How do you inflate earnings? You cut jobs and lots of them. Back during the bear market years from 2000 to 2003, companies faced with declining revenues or flat growth and margin pressures did what was the easiest — they axed jobs and sent employees packing.
In my view, cutting jobs might help to improve margins and earnings, pleasing Wall Street and helping to improve shareholder value. But, at the end of the day, cutting jobs also helps to disguise some potentially deep-rooted issues. Think of it this way: when a company is steadily growing its revenues, they hire more workers to deal with the extra business. This is the way it should be.
But, when companies face weak revenue growth, it should automatically suggest an underlying concern. Simply, the company is not growing its business adequately and, in my books, this is bad news. I don’t want to buy a company characterized by slow revenue growth.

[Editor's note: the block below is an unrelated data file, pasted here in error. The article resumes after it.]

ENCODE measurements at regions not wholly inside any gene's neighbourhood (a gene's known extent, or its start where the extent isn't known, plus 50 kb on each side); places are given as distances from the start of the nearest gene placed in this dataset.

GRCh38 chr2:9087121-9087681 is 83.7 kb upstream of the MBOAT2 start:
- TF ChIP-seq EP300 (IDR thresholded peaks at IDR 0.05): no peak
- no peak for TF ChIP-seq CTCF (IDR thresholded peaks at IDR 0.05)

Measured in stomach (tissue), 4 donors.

A perfect example is the U.S. auto industry. Faced with rising imports from Japan, U.S. automakers have been losing market- share. Revenues, while growing, have been lackluster. The end result is pressure on margins and you know Wall Street does not want to see this. So, guess what they do? Cut jobs!
In November, General Motors Corp. (NYSE/GM) said it would restructure its operations by shutting down 12 plants in North America and handing out 30,000 pink slips. Now, these are real jobs that will be wiped out. You knew that it was only a matter of time before the other U.S. automakers caught on and mirrored the actions of General Motors.
Just last week, Ford Motor Co. (NYSE/F) announced it would slash up to 30,000 jobs and shut down 14 plants by 2012. It was like a domino effect. The day after, DaimlerChrysler AG said it would axe 6,000 jobs in an effort to streamline the company and boost profits.
Do you see the trend here? It happened in technology over the last few years. No industry is immune from it. In the pursuit of profits and in the face of slow growth, companies will have no other choice but to axe jobs in order to make Wall Street and shareholders happy. It is unfortunate when jobs are lost, but it is the reality of the corporate world.